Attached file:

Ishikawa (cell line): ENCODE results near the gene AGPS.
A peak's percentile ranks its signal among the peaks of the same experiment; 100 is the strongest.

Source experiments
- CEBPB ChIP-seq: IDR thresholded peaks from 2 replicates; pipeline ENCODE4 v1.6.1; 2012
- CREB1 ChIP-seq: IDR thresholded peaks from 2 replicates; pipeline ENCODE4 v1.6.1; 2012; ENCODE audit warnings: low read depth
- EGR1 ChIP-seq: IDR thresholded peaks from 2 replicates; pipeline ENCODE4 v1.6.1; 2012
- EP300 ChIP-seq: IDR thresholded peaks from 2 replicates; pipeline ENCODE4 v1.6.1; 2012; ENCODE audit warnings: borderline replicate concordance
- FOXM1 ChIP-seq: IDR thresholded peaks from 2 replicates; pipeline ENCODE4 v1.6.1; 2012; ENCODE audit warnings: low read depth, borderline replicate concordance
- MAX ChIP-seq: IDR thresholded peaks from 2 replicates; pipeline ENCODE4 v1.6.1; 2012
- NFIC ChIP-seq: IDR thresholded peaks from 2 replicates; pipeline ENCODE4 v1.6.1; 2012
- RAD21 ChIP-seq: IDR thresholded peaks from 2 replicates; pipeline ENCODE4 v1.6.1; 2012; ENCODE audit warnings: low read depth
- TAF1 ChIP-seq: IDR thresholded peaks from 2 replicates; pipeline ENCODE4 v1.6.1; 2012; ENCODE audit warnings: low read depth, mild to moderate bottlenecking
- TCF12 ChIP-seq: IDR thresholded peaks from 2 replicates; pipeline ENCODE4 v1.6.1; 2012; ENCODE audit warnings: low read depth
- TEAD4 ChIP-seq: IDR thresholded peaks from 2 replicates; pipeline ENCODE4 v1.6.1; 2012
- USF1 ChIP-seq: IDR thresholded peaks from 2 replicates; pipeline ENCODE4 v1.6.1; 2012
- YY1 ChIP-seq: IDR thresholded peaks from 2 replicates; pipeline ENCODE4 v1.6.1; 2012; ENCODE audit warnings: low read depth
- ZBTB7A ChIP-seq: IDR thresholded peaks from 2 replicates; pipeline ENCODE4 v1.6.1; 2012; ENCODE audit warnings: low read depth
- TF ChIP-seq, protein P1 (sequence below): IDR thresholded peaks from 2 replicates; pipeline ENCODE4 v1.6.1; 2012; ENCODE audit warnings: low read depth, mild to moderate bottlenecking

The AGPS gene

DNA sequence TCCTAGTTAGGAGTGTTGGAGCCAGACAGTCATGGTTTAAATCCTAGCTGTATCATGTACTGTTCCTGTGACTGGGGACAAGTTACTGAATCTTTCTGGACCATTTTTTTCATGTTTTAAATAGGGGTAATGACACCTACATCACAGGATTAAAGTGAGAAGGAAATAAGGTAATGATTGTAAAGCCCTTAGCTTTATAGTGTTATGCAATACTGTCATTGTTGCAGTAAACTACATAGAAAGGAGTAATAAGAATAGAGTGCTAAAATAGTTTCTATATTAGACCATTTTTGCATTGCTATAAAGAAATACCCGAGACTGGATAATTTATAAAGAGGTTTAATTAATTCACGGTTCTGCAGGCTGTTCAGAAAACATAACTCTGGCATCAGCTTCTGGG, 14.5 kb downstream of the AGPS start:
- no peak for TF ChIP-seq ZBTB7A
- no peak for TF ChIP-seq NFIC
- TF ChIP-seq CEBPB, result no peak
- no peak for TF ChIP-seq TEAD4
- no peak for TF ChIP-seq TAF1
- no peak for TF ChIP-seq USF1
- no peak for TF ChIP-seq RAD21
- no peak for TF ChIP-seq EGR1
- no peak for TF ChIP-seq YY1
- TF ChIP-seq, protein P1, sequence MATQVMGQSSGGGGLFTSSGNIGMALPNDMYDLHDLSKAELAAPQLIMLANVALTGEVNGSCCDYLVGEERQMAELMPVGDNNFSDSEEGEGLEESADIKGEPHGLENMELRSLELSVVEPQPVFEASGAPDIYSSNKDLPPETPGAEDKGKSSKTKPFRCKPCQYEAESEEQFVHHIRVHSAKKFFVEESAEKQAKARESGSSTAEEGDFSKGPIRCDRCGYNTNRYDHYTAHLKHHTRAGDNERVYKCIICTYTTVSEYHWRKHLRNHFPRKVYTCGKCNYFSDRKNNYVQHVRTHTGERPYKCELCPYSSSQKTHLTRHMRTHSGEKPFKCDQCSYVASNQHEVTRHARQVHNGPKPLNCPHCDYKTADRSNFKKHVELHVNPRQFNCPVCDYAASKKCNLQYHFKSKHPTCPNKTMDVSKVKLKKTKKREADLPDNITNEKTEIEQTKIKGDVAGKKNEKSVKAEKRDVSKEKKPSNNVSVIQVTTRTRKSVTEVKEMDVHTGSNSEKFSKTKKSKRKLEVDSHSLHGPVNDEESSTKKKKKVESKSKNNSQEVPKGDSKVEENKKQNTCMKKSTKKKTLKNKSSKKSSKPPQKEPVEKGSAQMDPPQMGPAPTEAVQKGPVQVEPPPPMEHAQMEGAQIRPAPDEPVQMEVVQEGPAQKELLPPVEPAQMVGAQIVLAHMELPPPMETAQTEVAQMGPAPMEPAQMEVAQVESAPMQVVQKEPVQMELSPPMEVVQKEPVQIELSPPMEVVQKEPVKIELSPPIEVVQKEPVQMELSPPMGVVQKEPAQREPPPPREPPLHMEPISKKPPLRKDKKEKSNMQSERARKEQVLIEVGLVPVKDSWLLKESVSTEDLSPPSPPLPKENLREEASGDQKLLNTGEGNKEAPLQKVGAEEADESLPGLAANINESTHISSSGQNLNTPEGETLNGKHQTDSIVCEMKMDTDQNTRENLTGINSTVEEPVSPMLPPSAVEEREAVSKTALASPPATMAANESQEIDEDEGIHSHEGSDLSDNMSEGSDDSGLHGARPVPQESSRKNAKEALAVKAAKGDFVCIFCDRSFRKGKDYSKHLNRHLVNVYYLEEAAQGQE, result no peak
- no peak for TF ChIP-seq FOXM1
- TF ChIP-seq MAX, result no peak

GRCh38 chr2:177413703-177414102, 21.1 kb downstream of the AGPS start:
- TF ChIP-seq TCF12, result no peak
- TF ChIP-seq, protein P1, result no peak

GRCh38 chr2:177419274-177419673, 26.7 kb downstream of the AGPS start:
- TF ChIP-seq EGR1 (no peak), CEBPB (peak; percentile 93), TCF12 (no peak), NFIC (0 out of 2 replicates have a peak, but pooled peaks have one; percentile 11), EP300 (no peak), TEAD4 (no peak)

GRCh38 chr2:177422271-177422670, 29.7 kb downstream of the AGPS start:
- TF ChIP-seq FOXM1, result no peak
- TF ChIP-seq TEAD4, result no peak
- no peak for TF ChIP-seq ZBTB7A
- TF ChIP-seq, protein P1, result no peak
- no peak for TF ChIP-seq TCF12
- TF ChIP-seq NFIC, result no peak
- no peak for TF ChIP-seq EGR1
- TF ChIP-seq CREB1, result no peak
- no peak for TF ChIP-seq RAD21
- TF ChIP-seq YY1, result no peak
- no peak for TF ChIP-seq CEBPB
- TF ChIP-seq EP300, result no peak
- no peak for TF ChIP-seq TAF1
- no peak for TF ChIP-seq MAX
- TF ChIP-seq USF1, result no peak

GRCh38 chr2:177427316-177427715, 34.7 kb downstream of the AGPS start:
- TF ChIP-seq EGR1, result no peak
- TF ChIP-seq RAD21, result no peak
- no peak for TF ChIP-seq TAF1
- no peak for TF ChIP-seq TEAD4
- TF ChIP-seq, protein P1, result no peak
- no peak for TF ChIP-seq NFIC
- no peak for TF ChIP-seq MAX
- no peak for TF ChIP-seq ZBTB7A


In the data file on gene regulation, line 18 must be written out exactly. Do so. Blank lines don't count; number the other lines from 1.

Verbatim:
- TF ChIP-seq, protein P1 (sequence below): IDR thresholded peaks from 2 replicates; pipeline ENCODE4 v1.6.1; 2012; ENCODE audit warnings: low read depth, mild to moderate bottlenecking